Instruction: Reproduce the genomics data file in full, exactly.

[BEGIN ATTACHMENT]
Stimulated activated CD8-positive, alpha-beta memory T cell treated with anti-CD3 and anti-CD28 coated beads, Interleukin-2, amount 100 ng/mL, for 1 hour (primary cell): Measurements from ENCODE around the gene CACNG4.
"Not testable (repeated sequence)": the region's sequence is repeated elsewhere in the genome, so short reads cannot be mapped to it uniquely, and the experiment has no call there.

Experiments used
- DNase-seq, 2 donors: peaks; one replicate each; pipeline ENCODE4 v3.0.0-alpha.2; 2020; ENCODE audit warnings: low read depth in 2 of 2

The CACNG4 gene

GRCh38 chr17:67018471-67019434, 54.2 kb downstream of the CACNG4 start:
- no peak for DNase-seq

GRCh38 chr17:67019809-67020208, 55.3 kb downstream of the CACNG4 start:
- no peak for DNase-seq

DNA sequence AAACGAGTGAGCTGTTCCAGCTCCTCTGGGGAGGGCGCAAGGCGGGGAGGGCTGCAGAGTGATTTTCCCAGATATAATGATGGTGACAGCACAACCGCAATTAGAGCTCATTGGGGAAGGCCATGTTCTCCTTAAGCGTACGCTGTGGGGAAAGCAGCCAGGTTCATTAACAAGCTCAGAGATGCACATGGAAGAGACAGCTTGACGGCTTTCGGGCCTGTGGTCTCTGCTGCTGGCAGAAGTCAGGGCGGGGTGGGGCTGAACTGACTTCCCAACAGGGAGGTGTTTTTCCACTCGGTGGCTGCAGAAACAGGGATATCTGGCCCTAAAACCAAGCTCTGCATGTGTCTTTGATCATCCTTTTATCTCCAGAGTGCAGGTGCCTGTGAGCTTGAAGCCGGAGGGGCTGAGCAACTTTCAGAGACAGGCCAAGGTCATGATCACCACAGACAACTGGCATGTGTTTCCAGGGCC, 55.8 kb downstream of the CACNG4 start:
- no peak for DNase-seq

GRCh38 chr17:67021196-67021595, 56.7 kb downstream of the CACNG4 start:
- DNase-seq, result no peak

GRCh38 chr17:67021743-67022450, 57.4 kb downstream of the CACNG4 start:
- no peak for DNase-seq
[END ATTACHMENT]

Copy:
Stimulated activated CD8-positive, alpha-beta memory T cell treated with anti-CD3 and anti-CD28 coated beads, Interleukin-2, amount 100 ng/mL, for 1 hour (primary cell): Measurements from ENCODE around the gene CACNG4.
"Not testable (repeated sequence)": the region's sequence is repeated elsewhere in the genome, so short reads cannot be mapped to it uniquely, and the experiment has no call there.

Experiments used
- DNase-seq, 2 donors: peaks; one replicate each; pipeline ENCODE4 v3.0.0-alpha.2; 2020; ENCODE audit warnings: low read depth in 2 of 2

The CACNG4 gene

GRCh38 chr17:67018471-67019434, 54.2 kb downstream of the CACNG4 start:
- no peak for DNase-seq

GRCh38 chr17:67019809-67020208, 55.3 kb downstream of the CACNG4 start:
- no peak for DNase-seq

DNA sequence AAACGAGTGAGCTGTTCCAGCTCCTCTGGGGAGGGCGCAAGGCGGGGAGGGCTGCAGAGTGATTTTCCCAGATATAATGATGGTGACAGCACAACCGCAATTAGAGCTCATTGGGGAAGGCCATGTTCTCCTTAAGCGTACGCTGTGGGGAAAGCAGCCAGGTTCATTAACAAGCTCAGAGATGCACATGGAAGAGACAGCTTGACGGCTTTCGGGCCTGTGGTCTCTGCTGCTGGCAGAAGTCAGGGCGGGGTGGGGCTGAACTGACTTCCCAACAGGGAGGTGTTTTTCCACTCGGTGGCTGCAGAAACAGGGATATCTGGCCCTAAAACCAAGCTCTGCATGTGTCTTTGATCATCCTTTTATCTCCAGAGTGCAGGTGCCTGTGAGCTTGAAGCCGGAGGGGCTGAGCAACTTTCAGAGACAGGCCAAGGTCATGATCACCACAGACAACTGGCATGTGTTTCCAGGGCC, 55.8 kb downstream of the CACNG4 start:
- no peak for DNase-seq

GRCh38 chr17:67021196-67021595, 56.7 kb downstream of the CACNG4 start:
- DNase-seq, result no peak

GRCh38 chr17:67021743-67022450, 57.4 kb downstream of the CACNG4 start:
- no peak for DNase-seq